ORFH79 impairs mitochondrial function via interaction with a subunit of electron transport chain complex III in Honglian cytoplasmic male sterile rice
Article first published online: 25 FEB 2013
No claim to original Chinese government works New Phytologist © 2013 New Phytologist Trust
Volume 198, Issue 2, pages 408–418, April 2013
How to Cite
Wang, K., Gao, F., Ji, Y., Liu, Y., Dan, Z., Yang, P., Zhu, Y. and Li, S. (2013), ORFH79 impairs mitochondrial function via interaction with a subunit of electron transport chain complex III in Honglian cytoplasmic male sterile rice. New Phytologist, 198: 408–418. doi: 10.1111/nph.12180
- Issue published online: 20 MAR 2013
- Article first published online: 25 FEB 2013
- Manuscript Accepted: 6 JAN 2013
- Manuscript Received: 6 NOV 2012
- National 973 Project. Grant Numbers: 2007CB109005, 2011CB100102
- National Natural Science Foundation. Grant Number: 31070303
- cytoplasmic male sterility;
- electron transport chain complex III;
- Oryza sativa
- Cytoplasmic male sterility (CMS) has attracted great interest because of its application in crop breeding. Despite increasing knowledge of CMS, not much is understood about its molecular mechanisms. Previously, orfH79 was cloned and identified as the CMS gene in Honglian rice, but how the ORFH79 protein causes pollen abortion is still unknown.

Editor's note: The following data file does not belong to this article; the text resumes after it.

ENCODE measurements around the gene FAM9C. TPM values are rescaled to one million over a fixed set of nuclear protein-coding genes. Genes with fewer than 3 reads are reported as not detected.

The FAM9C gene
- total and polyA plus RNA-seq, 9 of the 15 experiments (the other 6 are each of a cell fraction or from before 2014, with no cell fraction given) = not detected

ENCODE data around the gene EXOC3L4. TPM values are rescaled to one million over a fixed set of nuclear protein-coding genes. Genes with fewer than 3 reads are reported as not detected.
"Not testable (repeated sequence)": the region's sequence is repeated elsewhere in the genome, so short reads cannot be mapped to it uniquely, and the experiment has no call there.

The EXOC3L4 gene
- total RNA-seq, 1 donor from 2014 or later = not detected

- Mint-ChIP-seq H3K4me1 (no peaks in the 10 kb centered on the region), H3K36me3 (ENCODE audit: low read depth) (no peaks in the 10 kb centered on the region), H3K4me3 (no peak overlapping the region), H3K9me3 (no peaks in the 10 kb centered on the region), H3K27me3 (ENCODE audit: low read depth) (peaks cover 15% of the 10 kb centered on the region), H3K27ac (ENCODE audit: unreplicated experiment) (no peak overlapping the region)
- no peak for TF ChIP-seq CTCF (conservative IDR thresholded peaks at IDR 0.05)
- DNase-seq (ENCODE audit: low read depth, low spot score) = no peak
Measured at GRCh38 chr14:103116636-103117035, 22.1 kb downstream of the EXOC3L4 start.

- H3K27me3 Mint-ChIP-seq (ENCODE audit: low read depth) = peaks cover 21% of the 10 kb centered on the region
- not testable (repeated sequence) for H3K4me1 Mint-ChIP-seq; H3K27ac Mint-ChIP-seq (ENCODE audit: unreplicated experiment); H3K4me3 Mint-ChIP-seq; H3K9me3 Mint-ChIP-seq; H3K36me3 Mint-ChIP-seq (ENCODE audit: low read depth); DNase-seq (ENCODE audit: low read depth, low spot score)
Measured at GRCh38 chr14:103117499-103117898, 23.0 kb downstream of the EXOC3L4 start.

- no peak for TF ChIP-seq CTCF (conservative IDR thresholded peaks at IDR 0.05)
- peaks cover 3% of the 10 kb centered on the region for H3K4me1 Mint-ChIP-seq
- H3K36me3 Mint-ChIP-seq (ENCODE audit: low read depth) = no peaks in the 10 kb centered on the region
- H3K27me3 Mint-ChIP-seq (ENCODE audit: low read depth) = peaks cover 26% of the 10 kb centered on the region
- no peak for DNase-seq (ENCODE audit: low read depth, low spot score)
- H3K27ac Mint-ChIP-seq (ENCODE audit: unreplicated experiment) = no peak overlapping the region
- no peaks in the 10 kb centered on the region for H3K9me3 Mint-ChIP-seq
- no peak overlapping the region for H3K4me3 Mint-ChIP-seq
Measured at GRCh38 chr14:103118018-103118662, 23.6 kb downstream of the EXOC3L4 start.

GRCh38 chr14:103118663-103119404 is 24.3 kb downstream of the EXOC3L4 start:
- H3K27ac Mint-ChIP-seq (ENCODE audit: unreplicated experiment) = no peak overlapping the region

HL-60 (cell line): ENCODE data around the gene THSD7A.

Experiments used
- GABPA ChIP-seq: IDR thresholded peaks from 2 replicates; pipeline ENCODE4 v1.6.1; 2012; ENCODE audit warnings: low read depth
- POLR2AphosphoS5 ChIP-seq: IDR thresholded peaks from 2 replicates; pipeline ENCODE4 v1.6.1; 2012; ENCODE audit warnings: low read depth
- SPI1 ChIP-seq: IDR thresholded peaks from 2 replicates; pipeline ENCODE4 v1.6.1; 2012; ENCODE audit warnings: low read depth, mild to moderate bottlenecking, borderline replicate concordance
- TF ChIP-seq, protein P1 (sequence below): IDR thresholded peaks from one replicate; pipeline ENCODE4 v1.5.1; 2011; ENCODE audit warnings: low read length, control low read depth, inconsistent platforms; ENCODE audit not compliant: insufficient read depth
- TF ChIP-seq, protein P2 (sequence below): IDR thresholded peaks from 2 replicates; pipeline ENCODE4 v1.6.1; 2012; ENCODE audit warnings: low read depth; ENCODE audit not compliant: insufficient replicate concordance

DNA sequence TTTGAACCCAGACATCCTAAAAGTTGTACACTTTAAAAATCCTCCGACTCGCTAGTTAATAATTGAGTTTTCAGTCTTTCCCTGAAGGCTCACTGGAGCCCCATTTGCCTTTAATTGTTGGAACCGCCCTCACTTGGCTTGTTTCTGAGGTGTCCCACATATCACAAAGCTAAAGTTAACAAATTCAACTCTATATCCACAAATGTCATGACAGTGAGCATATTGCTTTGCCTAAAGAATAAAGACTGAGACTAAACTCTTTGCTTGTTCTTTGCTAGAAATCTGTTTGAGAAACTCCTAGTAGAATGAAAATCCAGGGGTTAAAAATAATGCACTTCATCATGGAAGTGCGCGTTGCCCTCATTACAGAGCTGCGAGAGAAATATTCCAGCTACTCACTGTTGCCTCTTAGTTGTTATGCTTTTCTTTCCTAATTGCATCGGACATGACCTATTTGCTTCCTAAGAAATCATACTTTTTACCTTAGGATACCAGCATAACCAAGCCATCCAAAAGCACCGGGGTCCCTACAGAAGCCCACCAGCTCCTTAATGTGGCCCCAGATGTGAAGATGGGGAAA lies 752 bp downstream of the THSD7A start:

- Through bacterial two-hybrid library screening, P61, a subunit of the mitochondrial electron transport chain (ETC) complex III, was selected as a candidate that interacts with ORFH79. Bimolecular fluorescence complementation (BiFC) and coimmunoprecipitation (coIP) assays verified their interaction inside mitochondria. Blue native polyacrylamide gel electrophoresis (BN-PAGE) and western blotting showed ORF79 and P61 colocalized in mitochondrial ETC complex III of CMS lines.
- Compared with the maintainer line, Yuetai B (YB), a significant decrease of enzyme activity was detected in mitochondrial complex III of the CMS line, Yuetai A (YA), which resulted in decreased ATP concentrations and an increase in the reactive oxygen species (ROS) content.
- We propose that the CMS protein, ORFH79, can bind to complex III and decrease its enzyme activity through interaction with P61. This defect results in energy production dysfunction and oxidative stress in mitochondria, which may work as retrograde signals that lead to abnormal pollen development.